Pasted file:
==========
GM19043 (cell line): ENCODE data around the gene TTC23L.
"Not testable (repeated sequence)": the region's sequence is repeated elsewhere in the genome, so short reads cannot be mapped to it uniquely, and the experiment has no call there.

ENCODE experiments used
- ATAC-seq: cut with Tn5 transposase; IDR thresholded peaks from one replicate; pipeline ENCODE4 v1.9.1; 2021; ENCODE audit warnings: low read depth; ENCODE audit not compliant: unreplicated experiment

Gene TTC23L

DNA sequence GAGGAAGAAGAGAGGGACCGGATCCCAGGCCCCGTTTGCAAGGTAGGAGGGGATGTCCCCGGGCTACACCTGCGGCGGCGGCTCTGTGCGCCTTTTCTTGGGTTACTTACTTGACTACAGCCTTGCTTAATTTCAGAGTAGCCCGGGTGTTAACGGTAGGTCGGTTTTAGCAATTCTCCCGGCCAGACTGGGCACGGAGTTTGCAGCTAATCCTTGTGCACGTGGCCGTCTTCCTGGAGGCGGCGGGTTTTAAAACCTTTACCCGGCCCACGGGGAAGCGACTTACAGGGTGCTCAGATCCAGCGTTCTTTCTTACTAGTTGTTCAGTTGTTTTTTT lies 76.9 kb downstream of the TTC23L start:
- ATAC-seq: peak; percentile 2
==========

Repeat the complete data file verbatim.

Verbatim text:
GM19043 (cell line): ENCODE data around the gene TTC23L.
"Not testable (repeated sequence)": the region's sequence is repeated elsewhere in the genome, so short reads cannot be mapped to it uniquely, and the experiment has no call there.

ENCODE experiments used
- ATAC-seq: cut with Tn5 transposase; IDR thresholded peaks from one replicate; pipeline ENCODE4 v1.9.1; 2021; ENCODE audit warnings: low read depth; ENCODE audit not compliant: unreplicated experiment

Gene TTC23L

DNA sequence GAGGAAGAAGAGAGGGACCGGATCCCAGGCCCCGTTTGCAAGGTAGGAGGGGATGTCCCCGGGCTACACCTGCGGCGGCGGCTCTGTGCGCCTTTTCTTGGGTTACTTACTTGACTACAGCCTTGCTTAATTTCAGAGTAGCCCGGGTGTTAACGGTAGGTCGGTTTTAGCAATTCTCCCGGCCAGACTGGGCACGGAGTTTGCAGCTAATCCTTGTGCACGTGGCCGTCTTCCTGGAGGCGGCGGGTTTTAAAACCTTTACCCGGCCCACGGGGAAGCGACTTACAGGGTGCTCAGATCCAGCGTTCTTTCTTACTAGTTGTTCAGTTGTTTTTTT lies 76.9 kb downstream of the TTC23L start:
- ATAC-seq: peak; percentile 2